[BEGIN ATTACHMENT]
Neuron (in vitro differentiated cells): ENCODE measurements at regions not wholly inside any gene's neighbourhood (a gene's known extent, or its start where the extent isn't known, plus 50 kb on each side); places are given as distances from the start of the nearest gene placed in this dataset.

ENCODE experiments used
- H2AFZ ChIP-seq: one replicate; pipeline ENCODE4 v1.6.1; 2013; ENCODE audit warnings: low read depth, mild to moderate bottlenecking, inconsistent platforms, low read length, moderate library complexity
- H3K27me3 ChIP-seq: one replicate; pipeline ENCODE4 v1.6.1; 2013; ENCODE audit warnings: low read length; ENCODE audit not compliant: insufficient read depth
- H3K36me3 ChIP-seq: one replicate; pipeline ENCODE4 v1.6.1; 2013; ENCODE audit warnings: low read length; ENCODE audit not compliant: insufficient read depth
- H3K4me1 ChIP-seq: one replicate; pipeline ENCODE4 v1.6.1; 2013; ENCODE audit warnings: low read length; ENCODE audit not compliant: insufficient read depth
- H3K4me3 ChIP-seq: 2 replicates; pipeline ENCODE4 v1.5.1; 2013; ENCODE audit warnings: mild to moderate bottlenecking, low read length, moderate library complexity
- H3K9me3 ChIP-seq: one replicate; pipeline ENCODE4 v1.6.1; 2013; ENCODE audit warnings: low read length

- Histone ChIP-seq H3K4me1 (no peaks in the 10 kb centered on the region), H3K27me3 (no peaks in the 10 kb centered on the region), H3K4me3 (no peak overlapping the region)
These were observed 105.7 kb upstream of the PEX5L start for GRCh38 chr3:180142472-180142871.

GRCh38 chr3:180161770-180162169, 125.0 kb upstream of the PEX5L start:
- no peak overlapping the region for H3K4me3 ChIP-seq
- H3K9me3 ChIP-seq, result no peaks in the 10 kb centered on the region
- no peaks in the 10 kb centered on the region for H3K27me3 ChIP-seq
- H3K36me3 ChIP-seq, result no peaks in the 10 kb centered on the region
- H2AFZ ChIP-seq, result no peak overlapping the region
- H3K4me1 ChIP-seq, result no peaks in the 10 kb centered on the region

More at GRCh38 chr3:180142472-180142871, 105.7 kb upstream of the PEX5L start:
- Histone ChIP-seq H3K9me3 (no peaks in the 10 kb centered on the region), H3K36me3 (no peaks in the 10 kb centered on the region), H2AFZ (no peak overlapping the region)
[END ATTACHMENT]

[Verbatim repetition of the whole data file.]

Neuron (in vitro differentiated cells): ENCODE measurements at regions not wholly inside any gene's neighbourhood (a gene's known extent, or its start where the extent isn't known, plus 50 kb on each side); places are given as distances from the start of the nearest gene placed in this dataset.

ENCODE experiments used
- H2AFZ ChIP-seq: one replicate; pipeline ENCODE4 v1.6.1; 2013; ENCODE audit warnings: low read depth, mild to moderate bottlenecking, inconsistent platforms, low read length, moderate library complexity
- H3K27me3 ChIP-seq: one replicate; pipeline ENCODE4 v1.6.1; 2013; ENCODE audit warnings: low read length; ENCODE audit not compliant: insufficient read depth
- H3K36me3 ChIP-seq: one replicate; pipeline ENCODE4 v1.6.1; 2013; ENCODE audit warnings: low read length; ENCODE audit not compliant: insufficient read depth
- H3K4me1 ChIP-seq: one replicate; pipeline ENCODE4 v1.6.1; 2013; ENCODE audit warnings: low read length; ENCODE audit not compliant: insufficient read depth
- H3K4me3 ChIP-seq: 2 replicates; pipeline ENCODE4 v1.5.1; 2013; ENCODE audit warnings: mild to moderate bottlenecking, low read length, moderate library complexity
- H3K9me3 ChIP-seq: one replicate; pipeline ENCODE4 v1.6.1; 2013; ENCODE audit warnings: low read length

- Histone ChIP-seq H3K4me1 (no peaks in the 10 kb centered on the region), H3K27me3 (no peaks in the 10 kb centered on the region), H3K4me3 (no peak overlapping the region)
These were observed 105.7 kb upstream of the PEX5L start for GRCh38 chr3:180142472-180142871.

GRCh38 chr3:180161770-180162169, 125.0 kb upstream of the PEX5L start:
- no peak overlapping the region for H3K4me3 ChIP-seq
- H3K9me3 ChIP-seq, result no peaks in the 10 kb centered on the region
- no peaks in the 10 kb centered on the region for H3K27me3 ChIP-seq
- H3K36me3 ChIP-seq, result no peaks in the 10 kb centered on the region
- H2AFZ ChIP-seq, result no peak overlapping the region
- H3K4me1 ChIP-seq, result no peaks in the 10 kb centered on the region

More at GRCh38 chr3:180142472-180142871, 105.7 kb upstream of the PEX5L start:
- Histone ChIP-seq H3K9me3 (no peaks in the 10 kb centered on the region), H3K36me3 (no peaks in the 10 kb centered on the region), H2AFZ (no peak overlapping the region)